When gramps has hypoglycemia

Growing up, whenever I visited my grandpa’s place, he had snacks all around the house. I remember that he ate all day, but never ate a full dinner. And here’s why: The human body runs on carbohydrates as its main fuel, thus, carbs are our primary macronutrients (1p105). Glucose is the most important carbohydrate because of its direct involvement in signaling insulin, its uptake into muscles and in glycolysis providing energy (1p105).

If concentrations of glucose are below normal, the body is hypoglycemic (1p105). To be precise, three criteria determine a disorder of true hypoglycemia: low serum glucose level, presence of andrenergic or neuroglucopenic symptoms, and relief of symptoms when eating a meal with carbohydrates that return serum glucose to normal levels (1p105). What if a person has low serum glucose, but no other symptoms (1p105)? Or what if a person has adrenergic or neuroglucopenic symptoms, but normal glucose levels (1p105)? Well, it’s complicated (1p105). Neither are true hypoglycemia (1p105).

Two types of true hypoglycemia disorders exist: fasting hypoglycemia and fed (reactive) hypoglycemia (1p105). The first is typically caused by drugs like exogenous insulin used to treat type 1 diabetes, sulfonylureas, which stimulate insulin secretion, an insulinoma, or intake of excessive alcohol (1p105). The second is caused when patients have impaired glucose tolerance or idiopathic postprandial syndrome (1p105). In these cases, post-prandial insulin response may be delayed, followed by an excessive insulin release that drives glucose down too far (1p105).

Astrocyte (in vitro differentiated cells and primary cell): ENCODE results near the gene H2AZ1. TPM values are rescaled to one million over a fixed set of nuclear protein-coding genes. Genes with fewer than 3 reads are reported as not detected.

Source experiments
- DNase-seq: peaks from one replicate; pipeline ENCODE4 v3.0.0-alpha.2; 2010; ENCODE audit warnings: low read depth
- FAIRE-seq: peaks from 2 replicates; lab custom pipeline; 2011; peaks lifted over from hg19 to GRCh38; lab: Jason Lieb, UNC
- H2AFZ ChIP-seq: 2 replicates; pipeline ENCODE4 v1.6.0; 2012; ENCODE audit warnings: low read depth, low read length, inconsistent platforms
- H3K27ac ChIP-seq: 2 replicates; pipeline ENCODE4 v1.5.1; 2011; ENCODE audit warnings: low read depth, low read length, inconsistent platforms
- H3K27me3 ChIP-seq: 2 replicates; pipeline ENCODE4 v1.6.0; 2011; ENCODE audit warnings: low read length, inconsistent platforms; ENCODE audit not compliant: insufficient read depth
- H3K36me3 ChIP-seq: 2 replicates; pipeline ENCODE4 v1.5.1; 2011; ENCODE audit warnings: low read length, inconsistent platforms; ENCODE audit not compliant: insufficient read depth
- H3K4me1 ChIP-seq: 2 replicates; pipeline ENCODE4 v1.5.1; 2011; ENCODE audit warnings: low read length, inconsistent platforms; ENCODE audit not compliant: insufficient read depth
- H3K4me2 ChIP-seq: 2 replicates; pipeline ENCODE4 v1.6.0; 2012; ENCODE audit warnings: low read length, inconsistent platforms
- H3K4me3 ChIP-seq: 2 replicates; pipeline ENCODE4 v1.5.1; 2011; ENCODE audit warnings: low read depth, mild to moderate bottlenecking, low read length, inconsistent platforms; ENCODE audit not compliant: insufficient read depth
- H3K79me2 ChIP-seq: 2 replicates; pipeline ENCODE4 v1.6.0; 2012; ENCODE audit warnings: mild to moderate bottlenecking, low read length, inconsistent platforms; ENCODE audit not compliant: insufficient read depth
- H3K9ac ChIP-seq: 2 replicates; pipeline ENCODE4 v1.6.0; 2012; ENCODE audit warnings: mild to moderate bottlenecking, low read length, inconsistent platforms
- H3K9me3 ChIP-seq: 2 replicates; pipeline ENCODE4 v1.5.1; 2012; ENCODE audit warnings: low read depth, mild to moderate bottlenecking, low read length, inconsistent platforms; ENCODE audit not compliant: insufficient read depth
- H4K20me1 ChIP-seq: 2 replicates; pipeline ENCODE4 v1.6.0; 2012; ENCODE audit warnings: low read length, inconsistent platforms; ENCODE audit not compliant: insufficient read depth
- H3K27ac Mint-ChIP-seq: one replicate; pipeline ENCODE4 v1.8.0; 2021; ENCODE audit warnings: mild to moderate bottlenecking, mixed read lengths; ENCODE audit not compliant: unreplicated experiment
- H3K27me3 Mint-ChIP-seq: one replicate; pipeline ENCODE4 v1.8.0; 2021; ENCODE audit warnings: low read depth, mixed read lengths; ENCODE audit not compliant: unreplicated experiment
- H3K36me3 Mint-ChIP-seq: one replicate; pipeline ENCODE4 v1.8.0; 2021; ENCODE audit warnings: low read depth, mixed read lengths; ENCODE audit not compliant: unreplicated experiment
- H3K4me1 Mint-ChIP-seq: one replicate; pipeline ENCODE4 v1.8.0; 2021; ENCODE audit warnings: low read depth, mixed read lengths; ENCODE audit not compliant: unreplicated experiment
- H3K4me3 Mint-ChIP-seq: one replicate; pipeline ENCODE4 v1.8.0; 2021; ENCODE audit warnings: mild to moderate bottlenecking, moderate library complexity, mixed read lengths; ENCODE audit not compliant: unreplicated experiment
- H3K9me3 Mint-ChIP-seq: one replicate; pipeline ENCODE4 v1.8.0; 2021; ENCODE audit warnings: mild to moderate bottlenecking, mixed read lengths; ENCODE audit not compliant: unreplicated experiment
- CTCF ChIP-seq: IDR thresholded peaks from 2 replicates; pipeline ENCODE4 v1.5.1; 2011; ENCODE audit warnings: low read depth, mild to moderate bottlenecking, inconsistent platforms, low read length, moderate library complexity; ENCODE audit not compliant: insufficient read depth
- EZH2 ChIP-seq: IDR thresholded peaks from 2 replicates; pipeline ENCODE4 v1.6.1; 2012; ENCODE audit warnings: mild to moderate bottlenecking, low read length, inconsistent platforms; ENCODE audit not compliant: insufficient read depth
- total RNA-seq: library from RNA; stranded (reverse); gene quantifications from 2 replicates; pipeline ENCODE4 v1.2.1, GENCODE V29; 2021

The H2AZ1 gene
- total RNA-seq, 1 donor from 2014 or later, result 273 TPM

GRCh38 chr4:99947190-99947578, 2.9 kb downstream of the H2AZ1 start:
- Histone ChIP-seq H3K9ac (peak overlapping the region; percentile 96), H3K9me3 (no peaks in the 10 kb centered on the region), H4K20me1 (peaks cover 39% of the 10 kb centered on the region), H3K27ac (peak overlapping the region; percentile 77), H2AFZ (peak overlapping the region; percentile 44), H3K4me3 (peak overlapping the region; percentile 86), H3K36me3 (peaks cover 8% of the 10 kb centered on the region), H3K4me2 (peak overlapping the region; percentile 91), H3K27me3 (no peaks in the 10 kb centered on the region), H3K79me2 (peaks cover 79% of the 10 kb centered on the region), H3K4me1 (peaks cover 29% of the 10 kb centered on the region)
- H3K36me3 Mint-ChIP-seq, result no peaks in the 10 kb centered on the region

My grandpa had fed (reactive) hypoglycemia. He was good about his treatment with diet therapy and, as appropriate, he avoided simple and refined sugars and tried to eat frequent and small snacks with mixed proteins, carbs and fats (1p105). Still, my personal belief is that he could’ve done a little better. The easy $1 Burger King Whopper got the best of him and we lost grandpa a few years back to coronary artery disease.

Reference List

1. Gropper SS, Smith JL, Groff JL. Advanced Nutrition and Human Metabolism. Belmont, CA: Thomson Wadsworth, 2009.

Advertisements

Leave a Reply

Fill in your details below or click an icon to log in:

WordPress.com Logo

You are commenting using your WordPress.com account. Log Out / Change )

Twitter picture

You are commenting using your Twitter account. Log Out / Change )

Facebook photo

You are commenting using your Facebook account. Log Out / Change )

Google+ photo

You are commenting using your Google+ account. Log Out / Change )

Connecting to %s

%d bloggers like this: